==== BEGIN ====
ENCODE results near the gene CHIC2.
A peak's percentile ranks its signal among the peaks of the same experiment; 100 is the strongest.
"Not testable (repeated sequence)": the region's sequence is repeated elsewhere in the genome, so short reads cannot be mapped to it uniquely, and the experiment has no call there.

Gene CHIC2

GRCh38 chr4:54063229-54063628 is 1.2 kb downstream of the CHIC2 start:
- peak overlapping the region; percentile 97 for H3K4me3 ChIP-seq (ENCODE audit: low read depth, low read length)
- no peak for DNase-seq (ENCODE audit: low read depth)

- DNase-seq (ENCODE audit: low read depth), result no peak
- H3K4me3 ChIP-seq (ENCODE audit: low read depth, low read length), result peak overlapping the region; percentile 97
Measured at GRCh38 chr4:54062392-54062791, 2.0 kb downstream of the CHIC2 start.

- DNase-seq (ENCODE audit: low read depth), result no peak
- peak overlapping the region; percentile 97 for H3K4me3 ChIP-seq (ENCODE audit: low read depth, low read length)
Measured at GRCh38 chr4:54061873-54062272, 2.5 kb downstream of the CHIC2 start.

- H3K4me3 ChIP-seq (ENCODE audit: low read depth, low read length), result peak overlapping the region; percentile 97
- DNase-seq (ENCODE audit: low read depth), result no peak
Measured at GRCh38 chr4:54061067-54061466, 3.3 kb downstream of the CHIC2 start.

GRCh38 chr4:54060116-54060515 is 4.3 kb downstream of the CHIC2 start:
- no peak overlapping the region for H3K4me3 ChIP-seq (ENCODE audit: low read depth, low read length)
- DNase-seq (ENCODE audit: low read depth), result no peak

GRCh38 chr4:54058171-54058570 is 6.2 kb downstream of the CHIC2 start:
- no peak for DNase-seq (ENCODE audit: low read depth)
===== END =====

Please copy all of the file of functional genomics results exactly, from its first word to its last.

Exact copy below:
ENCODE results near the gene CHIC2.
A peak's percentile ranks its signal among the peaks of the same experiment; 100 is the strongest.
"Not testable (repeated sequence)": the region's sequence is repeated elsewhere in the genome, so short reads cannot be mapped to it uniquely, and the experiment has no call there.

Gene CHIC2

GRCh38 chr4:54063229-54063628 is 1.2 kb downstream of the CHIC2 start:
- peak overlapping the region; percentile 97 for H3K4me3 ChIP-seq (ENCODE audit: low read depth, low read length)
- no peak for DNase-seq (ENCODE audit: low read depth)

- DNase-seq (ENCODE audit: low read depth), result no peak
- H3K4me3 ChIP-seq (ENCODE audit: low read depth, low read length), result peak overlapping the region; percentile 97
Measured at GRCh38 chr4:54062392-54062791, 2.0 kb downstream of the CHIC2 start.

- DNase-seq (ENCODE audit: low read depth), result no peak
- peak overlapping the region; percentile 97 for H3K4me3 ChIP-seq (ENCODE audit: low read depth, low read length)
Measured at GRCh38 chr4:54061873-54062272, 2.5 kb downstream of the CHIC2 start.

- H3K4me3 ChIP-seq (ENCODE audit: low read depth, low read length), result peak overlapping the region; percentile 97
- DNase-seq (ENCODE audit: low read depth), result no peak
Measured at GRCh38 chr4:54061067-54061466, 3.3 kb downstream of the CHIC2 start.

GRCh38 chr4:54060116-54060515 is 4.3 kb downstream of the CHIC2 start:
- no peak overlapping the region for H3K4me3 ChIP-seq (ENCODE audit: low read depth, low read length)
- DNase-seq (ENCODE audit: low read depth), result no peak

GRCh38 chr4:54058171-54058570 is 6.2 kb downstream of the CHIC2 start:
- no peak for DNase-seq (ENCODE audit: low read depth)